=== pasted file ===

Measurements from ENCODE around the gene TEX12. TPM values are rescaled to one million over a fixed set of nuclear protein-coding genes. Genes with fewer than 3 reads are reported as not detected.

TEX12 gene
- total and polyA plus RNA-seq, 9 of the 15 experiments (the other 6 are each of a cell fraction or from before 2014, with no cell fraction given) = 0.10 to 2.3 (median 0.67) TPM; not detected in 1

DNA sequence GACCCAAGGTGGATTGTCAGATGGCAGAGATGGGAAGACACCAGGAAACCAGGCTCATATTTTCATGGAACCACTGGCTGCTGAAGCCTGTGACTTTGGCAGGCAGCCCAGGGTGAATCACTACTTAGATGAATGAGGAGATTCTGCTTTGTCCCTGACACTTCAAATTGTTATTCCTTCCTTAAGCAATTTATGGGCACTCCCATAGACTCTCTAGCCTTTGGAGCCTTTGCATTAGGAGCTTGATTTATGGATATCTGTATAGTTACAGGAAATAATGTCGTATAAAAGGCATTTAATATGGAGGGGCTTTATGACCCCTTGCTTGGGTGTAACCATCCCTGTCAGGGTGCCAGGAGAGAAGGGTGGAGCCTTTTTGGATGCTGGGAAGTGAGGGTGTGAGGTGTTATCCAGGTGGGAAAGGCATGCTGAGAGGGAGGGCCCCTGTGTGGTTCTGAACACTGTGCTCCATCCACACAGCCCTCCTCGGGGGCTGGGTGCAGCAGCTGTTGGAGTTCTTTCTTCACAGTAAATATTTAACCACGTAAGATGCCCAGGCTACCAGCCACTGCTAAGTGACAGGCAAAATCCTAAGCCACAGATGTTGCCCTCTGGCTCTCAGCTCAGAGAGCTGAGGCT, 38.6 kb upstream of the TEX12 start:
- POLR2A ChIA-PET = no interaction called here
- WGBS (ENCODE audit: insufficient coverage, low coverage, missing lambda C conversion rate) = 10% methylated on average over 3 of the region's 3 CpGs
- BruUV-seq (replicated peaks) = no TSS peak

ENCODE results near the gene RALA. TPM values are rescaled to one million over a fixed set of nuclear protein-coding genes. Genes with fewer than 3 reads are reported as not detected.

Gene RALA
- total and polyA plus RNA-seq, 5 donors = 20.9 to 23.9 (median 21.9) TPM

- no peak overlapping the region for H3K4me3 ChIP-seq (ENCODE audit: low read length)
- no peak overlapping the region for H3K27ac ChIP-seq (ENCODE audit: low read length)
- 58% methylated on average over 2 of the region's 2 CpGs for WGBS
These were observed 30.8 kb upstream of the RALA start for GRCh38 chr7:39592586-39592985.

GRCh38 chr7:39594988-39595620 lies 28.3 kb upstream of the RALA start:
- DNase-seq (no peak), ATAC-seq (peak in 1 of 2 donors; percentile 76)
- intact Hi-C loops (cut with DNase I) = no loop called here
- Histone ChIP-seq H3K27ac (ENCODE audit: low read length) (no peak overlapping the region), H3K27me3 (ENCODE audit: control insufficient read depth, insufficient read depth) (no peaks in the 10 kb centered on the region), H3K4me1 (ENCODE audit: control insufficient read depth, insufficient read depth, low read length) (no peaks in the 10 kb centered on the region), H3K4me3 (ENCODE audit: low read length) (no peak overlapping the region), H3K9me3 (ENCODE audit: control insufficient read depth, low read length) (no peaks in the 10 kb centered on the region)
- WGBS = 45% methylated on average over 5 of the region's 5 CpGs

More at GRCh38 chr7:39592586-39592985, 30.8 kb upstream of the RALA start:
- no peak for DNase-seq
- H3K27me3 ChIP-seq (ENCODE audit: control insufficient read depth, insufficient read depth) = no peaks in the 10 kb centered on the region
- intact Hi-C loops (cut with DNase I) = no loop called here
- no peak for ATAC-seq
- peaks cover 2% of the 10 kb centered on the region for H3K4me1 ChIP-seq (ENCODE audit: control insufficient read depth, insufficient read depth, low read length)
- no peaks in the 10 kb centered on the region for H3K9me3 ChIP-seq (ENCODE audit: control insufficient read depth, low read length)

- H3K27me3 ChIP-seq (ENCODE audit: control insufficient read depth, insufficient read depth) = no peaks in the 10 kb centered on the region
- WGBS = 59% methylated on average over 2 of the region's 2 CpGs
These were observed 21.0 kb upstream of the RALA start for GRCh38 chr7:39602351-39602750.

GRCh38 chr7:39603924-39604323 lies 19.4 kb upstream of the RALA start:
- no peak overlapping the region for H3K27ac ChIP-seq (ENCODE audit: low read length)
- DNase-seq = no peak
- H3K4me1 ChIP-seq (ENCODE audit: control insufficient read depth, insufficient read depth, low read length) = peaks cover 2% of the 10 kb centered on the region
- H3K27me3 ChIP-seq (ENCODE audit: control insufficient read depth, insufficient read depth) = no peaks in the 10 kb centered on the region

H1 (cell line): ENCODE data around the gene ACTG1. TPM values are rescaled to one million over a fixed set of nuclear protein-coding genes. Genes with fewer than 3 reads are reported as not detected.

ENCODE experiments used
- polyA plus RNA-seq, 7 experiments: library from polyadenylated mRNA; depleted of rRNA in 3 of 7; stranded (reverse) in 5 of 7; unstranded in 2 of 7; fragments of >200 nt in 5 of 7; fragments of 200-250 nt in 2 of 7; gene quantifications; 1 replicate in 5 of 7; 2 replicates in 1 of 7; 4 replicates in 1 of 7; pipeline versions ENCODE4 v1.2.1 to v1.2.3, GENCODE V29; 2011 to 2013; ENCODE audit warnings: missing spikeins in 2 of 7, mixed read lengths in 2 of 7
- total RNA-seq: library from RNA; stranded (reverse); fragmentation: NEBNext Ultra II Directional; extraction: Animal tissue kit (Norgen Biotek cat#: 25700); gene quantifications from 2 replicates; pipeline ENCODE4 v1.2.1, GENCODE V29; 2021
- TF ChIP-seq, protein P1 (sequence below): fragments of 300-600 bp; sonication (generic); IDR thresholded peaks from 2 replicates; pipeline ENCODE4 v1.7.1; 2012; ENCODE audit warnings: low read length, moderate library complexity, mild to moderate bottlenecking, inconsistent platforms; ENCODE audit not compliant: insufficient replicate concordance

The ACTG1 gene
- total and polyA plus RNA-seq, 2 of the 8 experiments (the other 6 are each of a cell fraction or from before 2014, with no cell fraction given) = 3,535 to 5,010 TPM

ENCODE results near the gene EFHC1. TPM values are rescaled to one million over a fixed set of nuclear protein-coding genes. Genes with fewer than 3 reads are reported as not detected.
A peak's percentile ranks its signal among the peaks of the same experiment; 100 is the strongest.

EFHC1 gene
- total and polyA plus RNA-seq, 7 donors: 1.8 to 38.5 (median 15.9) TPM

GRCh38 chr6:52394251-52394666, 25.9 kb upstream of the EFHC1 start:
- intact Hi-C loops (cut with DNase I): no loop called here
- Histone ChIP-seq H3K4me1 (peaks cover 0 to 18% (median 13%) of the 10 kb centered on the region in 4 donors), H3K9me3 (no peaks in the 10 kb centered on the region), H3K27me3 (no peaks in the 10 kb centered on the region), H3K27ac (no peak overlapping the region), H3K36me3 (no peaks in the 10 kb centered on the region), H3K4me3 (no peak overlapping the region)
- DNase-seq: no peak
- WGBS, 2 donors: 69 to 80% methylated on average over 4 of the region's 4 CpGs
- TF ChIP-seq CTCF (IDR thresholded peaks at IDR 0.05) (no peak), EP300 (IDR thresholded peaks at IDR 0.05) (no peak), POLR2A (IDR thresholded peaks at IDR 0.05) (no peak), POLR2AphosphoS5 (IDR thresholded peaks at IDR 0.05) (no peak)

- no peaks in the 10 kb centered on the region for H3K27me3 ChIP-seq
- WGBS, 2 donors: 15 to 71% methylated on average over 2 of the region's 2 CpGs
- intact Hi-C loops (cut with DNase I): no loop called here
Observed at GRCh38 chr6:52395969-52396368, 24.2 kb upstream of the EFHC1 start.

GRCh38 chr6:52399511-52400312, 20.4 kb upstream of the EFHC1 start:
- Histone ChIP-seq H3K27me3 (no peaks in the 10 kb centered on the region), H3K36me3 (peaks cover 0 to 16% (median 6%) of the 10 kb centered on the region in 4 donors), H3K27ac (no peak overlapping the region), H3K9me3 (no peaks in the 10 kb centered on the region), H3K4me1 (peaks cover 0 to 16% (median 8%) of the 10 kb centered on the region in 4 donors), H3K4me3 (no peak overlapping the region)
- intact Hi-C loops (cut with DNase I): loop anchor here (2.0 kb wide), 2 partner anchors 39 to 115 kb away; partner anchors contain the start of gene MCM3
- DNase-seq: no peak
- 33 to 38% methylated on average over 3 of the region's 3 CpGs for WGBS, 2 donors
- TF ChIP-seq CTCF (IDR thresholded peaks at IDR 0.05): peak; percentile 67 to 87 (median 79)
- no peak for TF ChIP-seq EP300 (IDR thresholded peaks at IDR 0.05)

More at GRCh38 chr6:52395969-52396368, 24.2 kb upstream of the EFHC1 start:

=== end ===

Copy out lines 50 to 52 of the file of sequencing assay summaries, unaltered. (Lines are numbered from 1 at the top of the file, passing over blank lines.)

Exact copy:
- WGBS, 2 donors: 69 to 80% methylated on average over 4 of the region's 4 CpGs
- TF ChIP-seq CTCF (IDR thresholded peaks at IDR 0.05) (no peak), EP300 (IDR thresholded peaks at IDR 0.05) (no peak), POLR2A (IDR thresholded peaks at IDR 0.05) (no peak), POLR2AphosphoS5 (IDR thresholded peaks at IDR 0.05) (no peak)

- no peaks in the 10 kb centered on the region for H3K27me3 ChIP-seq